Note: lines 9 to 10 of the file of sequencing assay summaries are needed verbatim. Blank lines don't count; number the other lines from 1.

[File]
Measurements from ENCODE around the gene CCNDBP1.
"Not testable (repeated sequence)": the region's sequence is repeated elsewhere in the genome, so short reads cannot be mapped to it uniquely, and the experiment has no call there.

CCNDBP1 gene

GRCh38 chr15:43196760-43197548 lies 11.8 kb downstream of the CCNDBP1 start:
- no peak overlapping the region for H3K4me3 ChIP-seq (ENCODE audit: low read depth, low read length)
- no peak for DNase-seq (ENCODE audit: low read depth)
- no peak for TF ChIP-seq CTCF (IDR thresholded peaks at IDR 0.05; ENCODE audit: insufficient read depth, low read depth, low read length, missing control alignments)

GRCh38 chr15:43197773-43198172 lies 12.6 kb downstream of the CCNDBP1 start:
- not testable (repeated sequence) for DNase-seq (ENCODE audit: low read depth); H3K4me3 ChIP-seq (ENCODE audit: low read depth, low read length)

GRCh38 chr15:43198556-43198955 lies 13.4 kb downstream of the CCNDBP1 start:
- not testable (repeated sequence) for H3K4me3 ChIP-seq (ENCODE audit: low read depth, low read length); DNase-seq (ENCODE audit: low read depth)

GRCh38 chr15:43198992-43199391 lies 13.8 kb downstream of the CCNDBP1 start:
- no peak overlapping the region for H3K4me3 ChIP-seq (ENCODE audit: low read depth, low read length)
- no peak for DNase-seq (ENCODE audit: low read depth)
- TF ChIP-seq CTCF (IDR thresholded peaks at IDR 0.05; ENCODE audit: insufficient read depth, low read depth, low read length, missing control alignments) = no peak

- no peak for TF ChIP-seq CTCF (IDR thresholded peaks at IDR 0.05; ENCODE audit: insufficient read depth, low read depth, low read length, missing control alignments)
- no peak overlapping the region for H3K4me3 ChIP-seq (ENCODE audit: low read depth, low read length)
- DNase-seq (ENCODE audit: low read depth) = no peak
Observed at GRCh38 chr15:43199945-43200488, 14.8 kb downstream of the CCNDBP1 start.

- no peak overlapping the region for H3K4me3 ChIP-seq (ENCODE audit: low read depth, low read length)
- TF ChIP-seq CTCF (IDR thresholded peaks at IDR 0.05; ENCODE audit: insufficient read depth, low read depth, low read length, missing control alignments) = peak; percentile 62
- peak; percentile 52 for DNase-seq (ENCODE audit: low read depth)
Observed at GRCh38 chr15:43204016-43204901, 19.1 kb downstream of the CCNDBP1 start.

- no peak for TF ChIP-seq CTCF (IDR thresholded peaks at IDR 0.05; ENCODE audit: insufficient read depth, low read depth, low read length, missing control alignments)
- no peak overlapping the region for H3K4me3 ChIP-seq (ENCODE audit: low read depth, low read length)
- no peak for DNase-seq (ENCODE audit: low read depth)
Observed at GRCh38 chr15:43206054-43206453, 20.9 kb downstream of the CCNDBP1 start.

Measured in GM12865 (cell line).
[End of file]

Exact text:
- not testable (repeated sequence) for DNase-seq (ENCODE audit: low read depth); H3K4me3 ChIP-seq (ENCODE audit: low read depth, low read length)

GRCh38 chr15:43198556-43198955 lies 13.4 kb downstream of the CCNDBP1 start: